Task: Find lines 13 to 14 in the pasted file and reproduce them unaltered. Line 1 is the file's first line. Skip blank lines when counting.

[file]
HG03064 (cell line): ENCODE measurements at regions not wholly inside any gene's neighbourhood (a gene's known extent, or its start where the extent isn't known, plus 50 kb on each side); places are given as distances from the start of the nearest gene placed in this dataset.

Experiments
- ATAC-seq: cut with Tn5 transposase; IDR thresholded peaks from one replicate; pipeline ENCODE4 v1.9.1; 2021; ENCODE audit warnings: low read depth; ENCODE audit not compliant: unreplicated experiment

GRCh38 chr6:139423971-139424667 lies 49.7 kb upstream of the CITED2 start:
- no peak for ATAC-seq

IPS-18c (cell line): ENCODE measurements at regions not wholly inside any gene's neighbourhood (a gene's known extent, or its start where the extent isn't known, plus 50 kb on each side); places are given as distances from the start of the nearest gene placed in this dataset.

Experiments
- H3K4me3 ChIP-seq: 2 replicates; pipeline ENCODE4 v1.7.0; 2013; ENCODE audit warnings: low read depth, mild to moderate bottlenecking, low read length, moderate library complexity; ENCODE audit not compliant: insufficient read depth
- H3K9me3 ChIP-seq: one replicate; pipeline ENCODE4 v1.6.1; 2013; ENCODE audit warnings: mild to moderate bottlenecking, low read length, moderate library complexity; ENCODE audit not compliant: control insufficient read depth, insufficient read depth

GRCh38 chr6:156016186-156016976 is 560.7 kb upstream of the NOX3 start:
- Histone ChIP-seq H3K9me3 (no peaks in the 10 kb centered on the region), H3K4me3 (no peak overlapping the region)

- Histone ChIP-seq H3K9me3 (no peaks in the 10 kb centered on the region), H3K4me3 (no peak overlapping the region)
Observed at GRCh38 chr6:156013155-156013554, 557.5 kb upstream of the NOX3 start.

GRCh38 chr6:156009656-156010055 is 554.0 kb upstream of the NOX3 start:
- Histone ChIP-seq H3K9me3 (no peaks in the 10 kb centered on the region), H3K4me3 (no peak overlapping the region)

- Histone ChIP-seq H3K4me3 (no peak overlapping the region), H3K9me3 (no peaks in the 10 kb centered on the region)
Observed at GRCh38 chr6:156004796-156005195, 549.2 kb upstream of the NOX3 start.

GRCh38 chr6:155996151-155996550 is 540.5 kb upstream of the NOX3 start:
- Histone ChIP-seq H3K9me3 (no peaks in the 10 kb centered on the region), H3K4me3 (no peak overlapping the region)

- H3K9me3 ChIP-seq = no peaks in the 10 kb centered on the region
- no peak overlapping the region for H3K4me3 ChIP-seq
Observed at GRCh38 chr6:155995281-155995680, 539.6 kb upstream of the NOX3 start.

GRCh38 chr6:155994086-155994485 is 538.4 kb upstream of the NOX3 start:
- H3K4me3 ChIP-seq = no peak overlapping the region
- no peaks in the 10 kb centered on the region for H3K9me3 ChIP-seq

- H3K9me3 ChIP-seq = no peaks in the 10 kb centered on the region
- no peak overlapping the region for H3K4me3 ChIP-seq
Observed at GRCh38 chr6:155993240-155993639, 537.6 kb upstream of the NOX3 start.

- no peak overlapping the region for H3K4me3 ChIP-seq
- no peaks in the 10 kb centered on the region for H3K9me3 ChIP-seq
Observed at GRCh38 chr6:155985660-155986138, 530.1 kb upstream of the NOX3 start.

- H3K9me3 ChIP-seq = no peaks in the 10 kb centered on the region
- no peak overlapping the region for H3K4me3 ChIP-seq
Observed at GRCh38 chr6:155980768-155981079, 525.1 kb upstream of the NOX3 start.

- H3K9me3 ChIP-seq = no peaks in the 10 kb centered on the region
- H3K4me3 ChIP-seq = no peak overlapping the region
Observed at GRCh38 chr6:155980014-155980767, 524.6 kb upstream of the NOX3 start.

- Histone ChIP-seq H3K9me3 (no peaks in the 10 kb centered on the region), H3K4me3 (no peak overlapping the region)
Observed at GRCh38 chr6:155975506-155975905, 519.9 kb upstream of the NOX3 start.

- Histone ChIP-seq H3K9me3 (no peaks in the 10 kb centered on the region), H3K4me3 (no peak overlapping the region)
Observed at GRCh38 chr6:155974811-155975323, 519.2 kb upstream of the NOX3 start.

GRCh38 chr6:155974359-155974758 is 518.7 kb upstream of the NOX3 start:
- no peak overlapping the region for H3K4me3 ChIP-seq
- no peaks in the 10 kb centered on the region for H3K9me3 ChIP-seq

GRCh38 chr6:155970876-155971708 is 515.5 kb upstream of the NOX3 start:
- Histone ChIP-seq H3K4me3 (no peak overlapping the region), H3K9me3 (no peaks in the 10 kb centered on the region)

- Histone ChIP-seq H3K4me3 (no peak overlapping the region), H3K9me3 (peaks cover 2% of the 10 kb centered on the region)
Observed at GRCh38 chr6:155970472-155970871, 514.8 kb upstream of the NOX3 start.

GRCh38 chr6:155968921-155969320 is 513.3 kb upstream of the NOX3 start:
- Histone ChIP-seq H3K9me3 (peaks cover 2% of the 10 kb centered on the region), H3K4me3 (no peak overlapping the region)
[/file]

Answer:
Observed at GRCh38 chr6:156013155-156013554, 557.5 kb upstream of the NOX3 start.

GRCh38 chr6:156009656-156010055 is 554.0 kb upstream of the NOX3 start: